Jim Roschek, general manager of the Golf Trail, said that while numbers may be skewed by the ongoing renovations at the seven city-owned tracts, the number of rounds has been steady.

“What I've seen at times is there has been one or two little depressions in the past and things have looked up for us,” said Roschek, who arrived in San Antonio two years ago after overseeing the makeover of municipal golf in Kalamazoo, Mich. “Here, I don't know if it's because of the economy or that we have less (courses) open, but people are playing the munis.”

The reason, in part, are prices at $75 or less on the public layouts, an increasing temptation for players no longer willing to shell out fees in excess of $100 per round in trying financial times.



Titleist Sues Callaway Back!

I love these guys. David Dusek on the latest suit


"Some of the rounds we've played there, it's been almost to the point where it's laughable."

Ernie Els was asked a couple of interesting Masters related questions on the eve of the Honda Classic.

Q. There's been a lot written about how some of the fireworks are gone, going back to the year you and Phil basically through everything you had at the golf course and there were some dividends for it. Was the course too hard, or do you think that was just a function of weather or have they made it so difficult that there's no wiggle room to allow for weather now, and that's the tipping the point?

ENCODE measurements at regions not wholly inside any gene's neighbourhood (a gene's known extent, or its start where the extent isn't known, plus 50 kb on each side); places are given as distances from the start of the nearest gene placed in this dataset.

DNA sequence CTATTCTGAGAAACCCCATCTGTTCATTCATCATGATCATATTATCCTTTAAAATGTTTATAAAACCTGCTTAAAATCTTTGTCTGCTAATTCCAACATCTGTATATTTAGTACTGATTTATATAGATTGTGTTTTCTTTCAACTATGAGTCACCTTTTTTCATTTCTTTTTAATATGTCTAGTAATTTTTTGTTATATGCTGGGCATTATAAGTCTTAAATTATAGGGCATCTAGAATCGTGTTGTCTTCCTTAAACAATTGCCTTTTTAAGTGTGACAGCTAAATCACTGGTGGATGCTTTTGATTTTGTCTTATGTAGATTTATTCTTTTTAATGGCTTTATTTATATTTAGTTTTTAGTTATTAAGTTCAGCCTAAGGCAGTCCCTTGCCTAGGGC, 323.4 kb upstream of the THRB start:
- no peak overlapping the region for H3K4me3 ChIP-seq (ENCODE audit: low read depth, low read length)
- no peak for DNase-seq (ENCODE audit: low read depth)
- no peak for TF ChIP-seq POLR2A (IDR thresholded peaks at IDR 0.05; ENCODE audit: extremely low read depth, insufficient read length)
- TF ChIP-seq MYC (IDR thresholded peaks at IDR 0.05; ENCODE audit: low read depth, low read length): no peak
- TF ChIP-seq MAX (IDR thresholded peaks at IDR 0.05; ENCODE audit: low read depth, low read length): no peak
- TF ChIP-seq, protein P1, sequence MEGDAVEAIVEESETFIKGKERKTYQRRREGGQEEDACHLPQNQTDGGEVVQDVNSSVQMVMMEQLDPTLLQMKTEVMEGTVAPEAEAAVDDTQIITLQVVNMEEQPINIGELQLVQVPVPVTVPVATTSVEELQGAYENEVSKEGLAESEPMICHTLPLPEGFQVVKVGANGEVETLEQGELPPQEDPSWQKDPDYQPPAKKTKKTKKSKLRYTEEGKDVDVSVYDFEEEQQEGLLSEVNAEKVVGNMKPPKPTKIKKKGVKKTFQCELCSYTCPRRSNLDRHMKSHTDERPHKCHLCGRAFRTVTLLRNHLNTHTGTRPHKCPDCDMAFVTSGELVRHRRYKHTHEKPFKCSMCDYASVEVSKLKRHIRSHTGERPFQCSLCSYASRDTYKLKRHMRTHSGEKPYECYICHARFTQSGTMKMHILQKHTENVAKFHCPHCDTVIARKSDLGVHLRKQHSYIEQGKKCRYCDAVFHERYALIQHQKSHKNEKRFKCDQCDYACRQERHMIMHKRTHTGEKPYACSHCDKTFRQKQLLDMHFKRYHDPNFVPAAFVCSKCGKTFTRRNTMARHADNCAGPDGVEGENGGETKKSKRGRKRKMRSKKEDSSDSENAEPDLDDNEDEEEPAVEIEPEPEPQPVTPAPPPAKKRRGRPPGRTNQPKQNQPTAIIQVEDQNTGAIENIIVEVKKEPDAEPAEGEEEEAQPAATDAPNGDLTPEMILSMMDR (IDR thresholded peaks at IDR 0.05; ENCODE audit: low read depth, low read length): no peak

ERNIE ELS: Well, I think you've said it all. (Laughter).

I think you're right. 2004 was the last time there was really a nice shootout. I think even if you look at years before 2004, there were a lot more years where there were more exciting finishes.

You could reach a lot of the par 5s. You could take on some of the holes with shorter irons, especially like No. 7, like No. 11. 17 was even shorter. 15, the par 5, you could reach, longer hitters, with maybe a long middle iron. 13 you could get to the green a lot easier. And as I said, 11 was short, so you could go in there with a short iron.